Class E Surface Area designated for an airport

Visual Graphic to Understand Class E Surface Area

We normally launch in Class G airspace and climb into Ek which starts at 1200 (or 700′) AGL and goes up to 18,000′.

We canNOT fly in or over the “lateral boundaries of the surface area of Class E airspace designated for an airport” without permission (like that below). But there’s more to it. Here’s more on why we can’t fly OVER it..

In the depiction above, green is the boundary between G (think G for Ground) and E (just about Everything else). Dashed magenta lines mean E airspace drops to the surface — “Class E surface area.” This one goes all the way around the airport. That’s significant.

There are some class E surface areas that we CAN fly in. Read on.

Various FAA documents specify two types of Class E surface area:

  • those designated for an airport, (requires permission) and
  • those designated as an extension (we can fly here withOUT permission).

You can see these differentiated in both the FAA Aeronautical Information Manual (AIM) 3-2-6, and the 1500+ page airspace tome FAA Order JO 7400.9 Airspace Designations and Reporting Points (excerpt below) which lists every single airport with E surface airspace. Airport surface areas, dubbed “E2”, are listed under section 6002, and extensions, sprouting from towered airports, dubbed “E4”, are listed under section 6004. Section 6003 lists extensions from B and C airports.

An exciting episode from FAA Order JO 7400.9 Airspace Designations and Reporting Points

We canNOT fly in airport E surface areas (like the one above or airport 1 or 2 below).

We CAN fly in the E surface extensions (like airport 3 below). We can even fly in extensions from class B or C airports (dubbed E3).

There may be airports out there that have a complete dashed magenta circle AND magenta extensions, but I haven’t found one. If you do, where you can see they’re delineated as extensions, then we can fly there. Weird. Arcane.

The ultimate test is to see if the surface area in question is listed in JO 7400.9 as E3 (extensions to B/C airspace) or E4 (extensions to D/E airspace). If so, we can fly there, other factors permitting.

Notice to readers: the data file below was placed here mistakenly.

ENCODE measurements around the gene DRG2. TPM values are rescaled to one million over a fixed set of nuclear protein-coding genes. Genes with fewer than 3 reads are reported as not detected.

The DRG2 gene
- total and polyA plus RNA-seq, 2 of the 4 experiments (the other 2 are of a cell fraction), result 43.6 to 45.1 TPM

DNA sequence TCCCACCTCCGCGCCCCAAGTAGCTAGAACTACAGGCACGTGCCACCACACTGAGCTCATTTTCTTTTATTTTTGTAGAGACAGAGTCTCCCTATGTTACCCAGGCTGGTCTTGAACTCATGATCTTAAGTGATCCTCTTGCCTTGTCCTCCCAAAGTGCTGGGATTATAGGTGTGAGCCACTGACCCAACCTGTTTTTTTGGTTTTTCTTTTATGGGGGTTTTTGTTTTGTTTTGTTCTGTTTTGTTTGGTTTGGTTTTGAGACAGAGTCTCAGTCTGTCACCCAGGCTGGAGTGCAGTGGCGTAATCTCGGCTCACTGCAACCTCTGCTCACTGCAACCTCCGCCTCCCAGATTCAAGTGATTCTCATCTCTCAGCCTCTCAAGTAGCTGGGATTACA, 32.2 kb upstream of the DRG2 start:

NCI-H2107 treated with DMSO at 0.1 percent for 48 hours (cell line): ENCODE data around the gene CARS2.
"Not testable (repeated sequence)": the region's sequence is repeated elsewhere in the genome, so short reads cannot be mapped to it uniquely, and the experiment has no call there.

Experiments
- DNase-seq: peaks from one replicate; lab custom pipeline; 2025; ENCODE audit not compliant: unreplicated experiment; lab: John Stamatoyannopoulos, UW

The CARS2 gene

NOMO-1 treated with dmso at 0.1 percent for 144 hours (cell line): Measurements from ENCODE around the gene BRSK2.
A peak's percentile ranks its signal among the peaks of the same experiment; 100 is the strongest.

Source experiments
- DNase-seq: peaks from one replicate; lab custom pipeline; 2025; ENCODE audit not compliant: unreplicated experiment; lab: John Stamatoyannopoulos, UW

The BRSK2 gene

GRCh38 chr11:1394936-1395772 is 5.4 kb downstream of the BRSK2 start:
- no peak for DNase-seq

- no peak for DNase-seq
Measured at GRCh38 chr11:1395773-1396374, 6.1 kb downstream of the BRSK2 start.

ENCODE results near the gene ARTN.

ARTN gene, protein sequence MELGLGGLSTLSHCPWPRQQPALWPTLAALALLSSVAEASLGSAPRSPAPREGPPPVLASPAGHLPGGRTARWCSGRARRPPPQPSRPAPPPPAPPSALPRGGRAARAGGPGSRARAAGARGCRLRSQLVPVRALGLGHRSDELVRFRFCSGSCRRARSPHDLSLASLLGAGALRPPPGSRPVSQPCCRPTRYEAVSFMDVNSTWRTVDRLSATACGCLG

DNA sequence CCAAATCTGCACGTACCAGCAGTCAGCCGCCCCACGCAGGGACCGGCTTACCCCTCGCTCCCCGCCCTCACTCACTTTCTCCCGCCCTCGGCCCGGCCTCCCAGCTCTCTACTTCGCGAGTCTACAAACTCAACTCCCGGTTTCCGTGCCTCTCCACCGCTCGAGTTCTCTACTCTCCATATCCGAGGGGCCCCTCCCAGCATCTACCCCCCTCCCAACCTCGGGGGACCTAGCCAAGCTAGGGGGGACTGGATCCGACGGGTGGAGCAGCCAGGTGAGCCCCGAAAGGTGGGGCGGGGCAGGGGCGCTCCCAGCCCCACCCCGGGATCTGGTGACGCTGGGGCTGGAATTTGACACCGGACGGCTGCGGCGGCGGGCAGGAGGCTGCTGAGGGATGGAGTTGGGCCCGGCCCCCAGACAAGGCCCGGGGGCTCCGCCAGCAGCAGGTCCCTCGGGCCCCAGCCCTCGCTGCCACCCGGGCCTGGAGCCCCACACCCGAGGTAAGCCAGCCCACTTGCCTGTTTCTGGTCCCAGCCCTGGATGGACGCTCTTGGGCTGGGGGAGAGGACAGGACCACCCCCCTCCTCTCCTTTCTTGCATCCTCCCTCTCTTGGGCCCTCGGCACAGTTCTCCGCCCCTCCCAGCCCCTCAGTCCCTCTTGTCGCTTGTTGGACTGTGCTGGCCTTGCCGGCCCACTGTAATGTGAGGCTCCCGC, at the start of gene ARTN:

Class E surface area of any type is depicted with magenta dashed lines.

Below are descriptions of the types of Surface area and whether we can fly in the extensions. You can get permission for the airport E surface area by calling the Air Route Traffic Control Center or approach control that’s responsible.

Class E Surface area designated for an airport

Above is another example of “the lateral boundaries of the surface area of Class E airspace designated for an airport”. It’s defined under JO 7400.9 section 6002 (E2) and we can’t fly here without permission.

Class E Surface area with Class E surface extensions


Galesburg (above) is also “the lateral boundaries of the surface area of Class E airspace designated for an airport”. We know because its geometry is defined under JO 7400.9 section 6002 as E2 airspace including the tabs that look like extensions but are not called extensions, they’re part of area’s definition. The piece of JO 7400.9 that defines Galesburg’s E surface area is shown below (irrelevant other airport info blacked out). We can’t fly here without permission.

And lastly…

Class D with E Surface Area designated as extensions

The primary airport (above) is D airspace where we need permission from the tower. But the extensions are listed as such under JO 7400.9 section 6004. They are E4 and we do NOT need permission to fly in them.

Few FAA people will know this. I’ve asked. It wasn’t until I was shown the documents and studied them a bit that I saw clearly how it works and what their intent was: to keep us away from moderately busy airports without permission.

As an aside, I have gotten permission from the controlling agency (Air Route Traffic Control Center) to fly from these airports but expect them to be surprised because regular aircraft do not need permission.

Justification For Interpretation

FAR 103.17 doesn’t just say “Class E Surface area,” it adds “designated for an airport.” Both the AIM and JO 7400.9 (that defines each individual airport) differentiates “designated for an airport” and “designated as an extension,” showing that they didn’t mean to exclude us but rather just require us to mind the higher visibility and cloud clearance requirements.

If you think there’s a better supported interpretation, please Email me at the Contact address. Include supporting document references with your explanation. Thanks!

Updated 2018-02-09  thanks to Bryan Schwartz and “aeroexperiments” on